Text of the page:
We set out to explain China's exports to these 30 different countries based on several different explanatory variables. Our preferred specifi cation included four factors (explanatory variables): the exchange rate between China and the other countries; the weighted-average exchange rate between other exporters of labor-intensive goods and their importing countries; income in the importing countries; and China's capital stock. The methodology we used is called panel dynamic ordinary least squares (DOLS), which involves regressing the dependent variable (China's laborintensive manufacturing imports) on a constant, the set of explanatory variables, and lags and leads of the fi rst diff erence of the explanatory variables. We found all four factors to be statistically signifi cant at the 1% level.
――5) What are your research findings?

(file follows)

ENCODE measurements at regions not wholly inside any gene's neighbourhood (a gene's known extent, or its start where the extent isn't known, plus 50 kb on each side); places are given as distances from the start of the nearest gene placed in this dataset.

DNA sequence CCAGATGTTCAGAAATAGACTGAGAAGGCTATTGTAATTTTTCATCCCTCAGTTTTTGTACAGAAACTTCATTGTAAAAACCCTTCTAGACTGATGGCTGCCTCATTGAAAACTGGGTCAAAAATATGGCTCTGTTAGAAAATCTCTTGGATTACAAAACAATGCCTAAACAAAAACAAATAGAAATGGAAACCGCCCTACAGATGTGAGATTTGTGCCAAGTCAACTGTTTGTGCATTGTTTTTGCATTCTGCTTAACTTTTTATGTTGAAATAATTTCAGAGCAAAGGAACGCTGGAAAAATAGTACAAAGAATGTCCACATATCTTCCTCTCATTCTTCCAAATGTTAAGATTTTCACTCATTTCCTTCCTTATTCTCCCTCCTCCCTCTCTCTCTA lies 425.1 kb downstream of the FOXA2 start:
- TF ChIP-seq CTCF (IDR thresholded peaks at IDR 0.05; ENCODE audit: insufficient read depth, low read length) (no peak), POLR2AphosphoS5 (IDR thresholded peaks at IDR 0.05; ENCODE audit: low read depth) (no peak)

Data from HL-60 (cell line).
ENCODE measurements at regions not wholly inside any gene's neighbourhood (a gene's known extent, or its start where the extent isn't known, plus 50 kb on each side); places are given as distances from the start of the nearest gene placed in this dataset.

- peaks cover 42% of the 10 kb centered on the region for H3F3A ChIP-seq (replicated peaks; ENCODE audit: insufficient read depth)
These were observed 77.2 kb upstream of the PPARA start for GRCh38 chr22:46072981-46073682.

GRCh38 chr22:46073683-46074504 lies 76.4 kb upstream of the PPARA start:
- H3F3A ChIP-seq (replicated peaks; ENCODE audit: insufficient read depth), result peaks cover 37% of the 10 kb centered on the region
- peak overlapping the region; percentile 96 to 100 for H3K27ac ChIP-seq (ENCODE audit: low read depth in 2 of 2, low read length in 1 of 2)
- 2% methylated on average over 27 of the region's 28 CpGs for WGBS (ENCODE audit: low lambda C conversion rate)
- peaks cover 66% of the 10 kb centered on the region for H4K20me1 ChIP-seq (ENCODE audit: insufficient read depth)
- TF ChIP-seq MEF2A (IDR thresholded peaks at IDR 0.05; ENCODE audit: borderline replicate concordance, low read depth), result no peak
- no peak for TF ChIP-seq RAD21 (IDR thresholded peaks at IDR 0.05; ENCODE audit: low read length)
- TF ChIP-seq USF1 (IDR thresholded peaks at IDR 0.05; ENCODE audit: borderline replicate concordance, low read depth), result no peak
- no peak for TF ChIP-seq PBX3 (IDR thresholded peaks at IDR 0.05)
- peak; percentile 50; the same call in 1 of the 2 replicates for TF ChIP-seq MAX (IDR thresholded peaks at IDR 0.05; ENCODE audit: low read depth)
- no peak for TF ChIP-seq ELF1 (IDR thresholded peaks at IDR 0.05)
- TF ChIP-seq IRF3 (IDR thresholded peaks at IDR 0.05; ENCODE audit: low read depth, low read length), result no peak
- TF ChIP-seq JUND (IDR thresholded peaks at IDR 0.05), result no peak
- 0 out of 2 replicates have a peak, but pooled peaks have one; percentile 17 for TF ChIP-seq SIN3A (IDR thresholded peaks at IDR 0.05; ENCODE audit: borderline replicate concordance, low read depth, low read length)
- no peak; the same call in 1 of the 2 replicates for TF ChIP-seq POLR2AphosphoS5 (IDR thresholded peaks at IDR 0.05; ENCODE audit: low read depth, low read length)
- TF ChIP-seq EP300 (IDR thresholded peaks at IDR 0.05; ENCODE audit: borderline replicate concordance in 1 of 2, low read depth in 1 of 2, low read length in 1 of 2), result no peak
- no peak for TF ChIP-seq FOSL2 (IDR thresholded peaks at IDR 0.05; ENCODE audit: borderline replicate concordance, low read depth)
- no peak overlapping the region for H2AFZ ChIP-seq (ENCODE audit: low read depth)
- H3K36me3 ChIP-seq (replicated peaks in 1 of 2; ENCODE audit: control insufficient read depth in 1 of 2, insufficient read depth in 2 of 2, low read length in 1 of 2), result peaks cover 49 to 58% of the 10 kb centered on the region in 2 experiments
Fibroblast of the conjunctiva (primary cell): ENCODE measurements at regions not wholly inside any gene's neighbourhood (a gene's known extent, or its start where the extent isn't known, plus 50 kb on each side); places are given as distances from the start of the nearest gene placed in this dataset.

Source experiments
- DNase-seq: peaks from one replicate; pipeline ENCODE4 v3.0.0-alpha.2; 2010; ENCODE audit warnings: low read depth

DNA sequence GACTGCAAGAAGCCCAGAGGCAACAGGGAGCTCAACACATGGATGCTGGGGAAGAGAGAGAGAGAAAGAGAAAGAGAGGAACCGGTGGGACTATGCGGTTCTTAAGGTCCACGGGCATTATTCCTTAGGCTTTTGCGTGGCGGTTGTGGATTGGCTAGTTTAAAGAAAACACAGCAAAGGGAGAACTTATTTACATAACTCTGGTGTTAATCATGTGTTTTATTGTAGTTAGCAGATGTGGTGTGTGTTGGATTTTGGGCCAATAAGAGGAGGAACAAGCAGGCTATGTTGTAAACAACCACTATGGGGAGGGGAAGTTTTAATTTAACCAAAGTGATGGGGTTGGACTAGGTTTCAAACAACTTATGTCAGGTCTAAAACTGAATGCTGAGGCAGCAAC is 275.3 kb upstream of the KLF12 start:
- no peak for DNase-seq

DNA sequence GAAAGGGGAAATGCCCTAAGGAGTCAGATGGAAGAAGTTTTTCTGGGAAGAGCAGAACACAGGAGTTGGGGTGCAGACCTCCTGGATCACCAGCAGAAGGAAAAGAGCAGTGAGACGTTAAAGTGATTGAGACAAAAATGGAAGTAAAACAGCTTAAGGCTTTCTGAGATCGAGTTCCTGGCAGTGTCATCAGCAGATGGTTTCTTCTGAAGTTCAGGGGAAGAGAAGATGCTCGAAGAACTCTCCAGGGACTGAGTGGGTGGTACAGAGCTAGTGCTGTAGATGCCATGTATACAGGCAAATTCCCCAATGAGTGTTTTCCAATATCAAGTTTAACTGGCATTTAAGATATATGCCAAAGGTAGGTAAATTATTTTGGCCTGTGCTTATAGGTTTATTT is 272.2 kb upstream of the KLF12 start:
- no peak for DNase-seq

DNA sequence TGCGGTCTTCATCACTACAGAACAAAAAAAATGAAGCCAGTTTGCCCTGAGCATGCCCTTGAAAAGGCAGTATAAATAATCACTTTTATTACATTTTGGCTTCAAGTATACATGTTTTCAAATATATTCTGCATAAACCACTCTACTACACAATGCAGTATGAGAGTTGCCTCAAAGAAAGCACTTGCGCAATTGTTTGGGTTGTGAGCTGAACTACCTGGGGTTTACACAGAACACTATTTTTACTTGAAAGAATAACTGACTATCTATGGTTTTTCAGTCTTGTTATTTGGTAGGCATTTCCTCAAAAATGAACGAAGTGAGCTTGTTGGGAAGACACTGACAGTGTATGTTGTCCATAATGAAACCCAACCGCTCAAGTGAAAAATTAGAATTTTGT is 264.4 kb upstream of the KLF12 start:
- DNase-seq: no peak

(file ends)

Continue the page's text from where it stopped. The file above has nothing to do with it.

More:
We found that an appreciation of the RMB would cause a large drop in the exports of laborintensive goods (see Table 1). The results indicate that on average a 10% appreciation would reduce labor-intensive exports from China by about 18%. We also found that an appreciation among countries competing with China in third markets would cause a large increase in China's labor-intensive exports. The results indicate that on average a 10% appreciation among other leading exporters of labor-intensive goods would increase China's exports of these goods by about 9%. Finally, we found that income changes in importing countries helped explain China's exports. On average a 10% decrease in income in the importing country would reduce China's exports by about 18%.